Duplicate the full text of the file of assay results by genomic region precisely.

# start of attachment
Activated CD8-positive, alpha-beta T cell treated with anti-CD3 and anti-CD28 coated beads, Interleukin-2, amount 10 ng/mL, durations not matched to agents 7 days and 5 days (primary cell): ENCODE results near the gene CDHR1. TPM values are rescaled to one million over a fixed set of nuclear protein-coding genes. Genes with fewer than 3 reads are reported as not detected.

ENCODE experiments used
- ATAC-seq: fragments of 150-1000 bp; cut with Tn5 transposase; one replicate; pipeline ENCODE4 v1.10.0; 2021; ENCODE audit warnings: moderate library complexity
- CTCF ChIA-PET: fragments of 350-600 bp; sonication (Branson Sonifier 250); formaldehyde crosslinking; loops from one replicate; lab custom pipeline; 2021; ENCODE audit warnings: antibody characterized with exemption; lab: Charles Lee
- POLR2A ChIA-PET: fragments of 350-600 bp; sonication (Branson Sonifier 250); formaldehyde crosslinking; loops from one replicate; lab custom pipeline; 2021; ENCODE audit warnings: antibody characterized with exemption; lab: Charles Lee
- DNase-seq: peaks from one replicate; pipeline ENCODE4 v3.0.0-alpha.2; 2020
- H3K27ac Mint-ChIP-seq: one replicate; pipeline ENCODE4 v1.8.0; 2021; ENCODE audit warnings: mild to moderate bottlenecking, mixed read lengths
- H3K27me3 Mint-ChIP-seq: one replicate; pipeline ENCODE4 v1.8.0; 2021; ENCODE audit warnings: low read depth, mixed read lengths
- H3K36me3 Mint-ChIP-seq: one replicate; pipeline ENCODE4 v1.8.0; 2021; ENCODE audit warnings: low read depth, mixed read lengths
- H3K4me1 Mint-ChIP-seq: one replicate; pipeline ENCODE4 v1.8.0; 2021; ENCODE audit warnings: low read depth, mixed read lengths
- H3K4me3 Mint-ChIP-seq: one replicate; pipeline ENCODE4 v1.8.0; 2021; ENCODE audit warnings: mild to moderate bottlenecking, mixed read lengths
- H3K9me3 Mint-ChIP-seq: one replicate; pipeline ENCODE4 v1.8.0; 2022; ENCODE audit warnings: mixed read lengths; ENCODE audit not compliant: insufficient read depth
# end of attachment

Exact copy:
Activated CD8-positive, alpha-beta T cell treated with anti-CD3 and anti-CD28 coated beads, Interleukin-2, amount 10 ng/mL, durations not matched to agents 7 days and 5 days (primary cell): ENCODE results near the gene CDHR1. TPM values are rescaled to one million over a fixed set of nuclear protein-coding genes. Genes with fewer than 3 reads are reported as not detected.

ENCODE experiments used
- ATAC-seq: fragments of 150-1000 bp; cut with Tn5 transposase; one replicate; pipeline ENCODE4 v1.10.0; 2021; ENCODE audit warnings: moderate library complexity
- CTCF ChIA-PET: fragments of 350-600 bp; sonication (Branson Sonifier 250); formaldehyde crosslinking; loops from one replicate; lab custom pipeline; 2021; ENCODE audit warnings: antibody characterized with exemption; lab: Charles Lee
- POLR2A ChIA-PET: fragments of 350-600 bp; sonication (Branson Sonifier 250); formaldehyde crosslinking; loops from one replicate; lab custom pipeline; 2021; ENCODE audit warnings: antibody characterized with exemption; lab: Charles Lee
- DNase-seq: peaks from one replicate; pipeline ENCODE4 v3.0.0-alpha.2; 2020
- H3K27ac Mint-ChIP-seq: one replicate; pipeline ENCODE4 v1.8.0; 2021; ENCODE audit warnings: mild to moderate bottlenecking, mixed read lengths
- H3K27me3 Mint-ChIP-seq: one replicate; pipeline ENCODE4 v1.8.0; 2021; ENCODE audit warnings: low read depth, mixed read lengths
- H3K36me3 Mint-ChIP-seq: one replicate; pipeline ENCODE4 v1.8.0; 2021; ENCODE audit warnings: low read depth, mixed read lengths
- H3K4me1 Mint-ChIP-seq: one replicate; pipeline ENCODE4 v1.8.0; 2021; ENCODE audit warnings: low read depth, mixed read lengths
- H3K4me3 Mint-ChIP-seq: one replicate; pipeline ENCODE4 v1.8.0; 2021; ENCODE audit warnings: mild to moderate bottlenecking, mixed read lengths
- H3K9me3 Mint-ChIP-seq: one replicate; pipeline ENCODE4 v1.8.0; 2022; ENCODE audit warnings: mixed read lengths; ENCODE audit not compliant: insufficient read depth